So I went to a local store that had Kool Seal- but didn't have the Kool Seal primer. I noticed that it was a Sherwin Williams product, so I called them to see if they carried the primer (the regular Sherwin Williams store did not, the "commercial" rated Sher Williams store did). But, in talking to the Sherwin Williams guy, once he heard that it was fiberglass he told me to NOT use the Kool Seal Primer- that a good primer is absolutely essential, but the Kool Seal primer is made for metal or asphalt, and does not have a strong enough bond for fiberglass (I had been so irritated that the first store didn't have the primer, you know how it goes, I want to do my project NOW- but thank goodness they didn't have it because I would have just bought it and not have gotten this vital info!). He said that by far the best primer is called UMA (urethane modified acrylic) by a company called XIM.

He said that unfortunately, they (Sherwin Williams) no longer carry that primer, and that he cringes to send me to a competitor but he sees that Kool Seal is a fantastic product but people don't have success with their project (and Kool Seal gets bad reviews) when they do not do the proper prep. No primer, or the wrong primer for fiberglass, can be a disaster. So he sent me to Rodda or Miller, who do carry it (my local Rodda store didn't, but Miller did- about $47 for a gallon). I asked the Sherwin Williams guy if, in case I could not track the UMA by XIM down, does he have a second choice that I could use. He said yes they do have a modified acrylic primer product, as do other people, but he said that searching out the XIM UMA was worth it, "the bee's knees", nothing else comes even close to how well it bonds with smooth surfaces like fiberglass, and you really don't want to have to do this again. ("But come back and purchase the Kool Seal from us!"). Well, OK!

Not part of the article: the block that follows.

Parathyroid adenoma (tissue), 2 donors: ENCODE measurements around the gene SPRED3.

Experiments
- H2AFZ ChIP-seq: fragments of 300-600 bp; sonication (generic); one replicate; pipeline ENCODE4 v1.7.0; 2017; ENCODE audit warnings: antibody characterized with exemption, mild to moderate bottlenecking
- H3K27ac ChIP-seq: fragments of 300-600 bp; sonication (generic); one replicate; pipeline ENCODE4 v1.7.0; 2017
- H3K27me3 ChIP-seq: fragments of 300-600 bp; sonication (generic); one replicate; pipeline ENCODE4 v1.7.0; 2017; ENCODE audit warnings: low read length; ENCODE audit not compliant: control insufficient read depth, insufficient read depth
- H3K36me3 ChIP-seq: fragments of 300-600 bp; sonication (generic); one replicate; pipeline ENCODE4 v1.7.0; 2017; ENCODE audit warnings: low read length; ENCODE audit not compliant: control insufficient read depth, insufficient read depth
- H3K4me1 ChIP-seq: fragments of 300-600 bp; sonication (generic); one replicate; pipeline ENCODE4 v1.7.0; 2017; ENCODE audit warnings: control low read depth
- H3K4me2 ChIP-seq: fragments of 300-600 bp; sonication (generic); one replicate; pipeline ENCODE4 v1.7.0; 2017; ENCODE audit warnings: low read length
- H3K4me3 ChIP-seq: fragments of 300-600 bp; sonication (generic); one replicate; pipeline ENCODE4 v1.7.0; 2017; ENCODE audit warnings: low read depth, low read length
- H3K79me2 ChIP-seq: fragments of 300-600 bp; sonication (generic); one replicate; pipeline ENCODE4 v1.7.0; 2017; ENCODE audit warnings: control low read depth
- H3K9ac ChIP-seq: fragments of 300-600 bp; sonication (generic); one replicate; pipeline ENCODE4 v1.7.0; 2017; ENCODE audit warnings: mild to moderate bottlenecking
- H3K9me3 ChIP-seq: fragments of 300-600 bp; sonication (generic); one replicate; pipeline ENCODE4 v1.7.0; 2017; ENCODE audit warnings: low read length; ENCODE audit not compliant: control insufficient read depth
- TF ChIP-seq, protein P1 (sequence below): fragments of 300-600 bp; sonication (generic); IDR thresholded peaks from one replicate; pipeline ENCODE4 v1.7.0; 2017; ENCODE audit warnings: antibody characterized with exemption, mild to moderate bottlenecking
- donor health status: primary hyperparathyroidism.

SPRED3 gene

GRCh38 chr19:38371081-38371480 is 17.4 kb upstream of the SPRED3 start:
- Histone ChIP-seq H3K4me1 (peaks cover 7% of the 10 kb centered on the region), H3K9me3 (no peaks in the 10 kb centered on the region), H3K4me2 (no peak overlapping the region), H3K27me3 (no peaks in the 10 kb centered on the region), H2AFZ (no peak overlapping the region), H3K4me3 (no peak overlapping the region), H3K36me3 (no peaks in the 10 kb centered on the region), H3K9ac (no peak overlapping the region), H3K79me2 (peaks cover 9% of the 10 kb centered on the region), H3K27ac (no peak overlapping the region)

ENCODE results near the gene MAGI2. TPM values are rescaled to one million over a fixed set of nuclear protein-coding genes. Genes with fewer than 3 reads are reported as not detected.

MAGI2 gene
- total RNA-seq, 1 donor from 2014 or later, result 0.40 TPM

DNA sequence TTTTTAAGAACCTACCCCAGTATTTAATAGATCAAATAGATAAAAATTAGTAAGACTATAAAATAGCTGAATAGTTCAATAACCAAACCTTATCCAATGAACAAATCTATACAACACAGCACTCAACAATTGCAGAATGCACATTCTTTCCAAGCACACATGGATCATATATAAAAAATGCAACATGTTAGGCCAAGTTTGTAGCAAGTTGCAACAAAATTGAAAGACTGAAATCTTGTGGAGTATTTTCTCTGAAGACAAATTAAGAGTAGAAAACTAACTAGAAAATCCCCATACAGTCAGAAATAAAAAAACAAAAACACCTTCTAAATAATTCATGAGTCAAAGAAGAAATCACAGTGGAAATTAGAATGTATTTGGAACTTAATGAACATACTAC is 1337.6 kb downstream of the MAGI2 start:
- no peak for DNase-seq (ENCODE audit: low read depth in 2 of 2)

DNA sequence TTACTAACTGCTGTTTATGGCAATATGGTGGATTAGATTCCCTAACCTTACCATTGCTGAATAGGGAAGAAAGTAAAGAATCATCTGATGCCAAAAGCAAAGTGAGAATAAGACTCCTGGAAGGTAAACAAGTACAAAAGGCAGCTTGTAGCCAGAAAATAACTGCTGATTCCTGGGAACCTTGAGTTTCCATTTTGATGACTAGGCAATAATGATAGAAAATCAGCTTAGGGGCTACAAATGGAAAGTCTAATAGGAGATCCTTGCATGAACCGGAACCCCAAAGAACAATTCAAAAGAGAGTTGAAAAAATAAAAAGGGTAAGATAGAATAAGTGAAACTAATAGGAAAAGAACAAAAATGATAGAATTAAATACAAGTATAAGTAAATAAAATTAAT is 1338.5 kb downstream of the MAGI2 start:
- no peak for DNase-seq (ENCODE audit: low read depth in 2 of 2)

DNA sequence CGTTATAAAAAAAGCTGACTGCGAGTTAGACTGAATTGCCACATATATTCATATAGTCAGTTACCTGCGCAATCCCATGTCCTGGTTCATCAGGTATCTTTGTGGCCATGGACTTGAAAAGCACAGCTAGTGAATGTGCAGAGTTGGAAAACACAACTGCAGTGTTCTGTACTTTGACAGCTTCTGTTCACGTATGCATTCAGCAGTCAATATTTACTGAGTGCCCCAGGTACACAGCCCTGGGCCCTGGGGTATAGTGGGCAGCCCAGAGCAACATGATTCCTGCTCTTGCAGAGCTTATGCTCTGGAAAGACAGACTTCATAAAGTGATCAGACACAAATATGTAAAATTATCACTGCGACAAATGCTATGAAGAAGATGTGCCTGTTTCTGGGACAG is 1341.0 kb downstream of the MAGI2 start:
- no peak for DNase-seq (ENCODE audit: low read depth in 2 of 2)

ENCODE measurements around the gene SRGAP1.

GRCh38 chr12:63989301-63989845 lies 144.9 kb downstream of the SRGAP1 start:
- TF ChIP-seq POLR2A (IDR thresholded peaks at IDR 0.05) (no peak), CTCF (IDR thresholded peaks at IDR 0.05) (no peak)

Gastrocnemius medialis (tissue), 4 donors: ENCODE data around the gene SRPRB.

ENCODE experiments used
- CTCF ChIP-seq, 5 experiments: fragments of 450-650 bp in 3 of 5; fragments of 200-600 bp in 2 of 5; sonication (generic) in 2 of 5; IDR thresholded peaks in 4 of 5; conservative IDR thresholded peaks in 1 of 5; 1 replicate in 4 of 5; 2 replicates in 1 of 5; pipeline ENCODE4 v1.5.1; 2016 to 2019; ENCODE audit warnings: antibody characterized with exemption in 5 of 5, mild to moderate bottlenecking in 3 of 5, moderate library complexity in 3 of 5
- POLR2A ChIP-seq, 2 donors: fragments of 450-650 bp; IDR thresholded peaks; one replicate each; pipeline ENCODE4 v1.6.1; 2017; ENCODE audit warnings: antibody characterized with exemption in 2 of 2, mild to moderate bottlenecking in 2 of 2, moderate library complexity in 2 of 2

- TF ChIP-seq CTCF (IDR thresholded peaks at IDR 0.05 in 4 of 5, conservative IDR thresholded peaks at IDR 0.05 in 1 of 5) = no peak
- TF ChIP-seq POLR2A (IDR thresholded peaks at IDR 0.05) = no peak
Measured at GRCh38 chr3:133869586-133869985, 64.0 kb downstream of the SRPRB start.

With that kind of recommendation, even about a competitor's product, I feel pretty darn good about setting my Kool Seal project up for success. It makes sense that, like always, it's all in the prep- and that you can't expect any elastomeric compound to bond well directly to fiberglass without primer- and, much preferably, the right primer for fiberglass!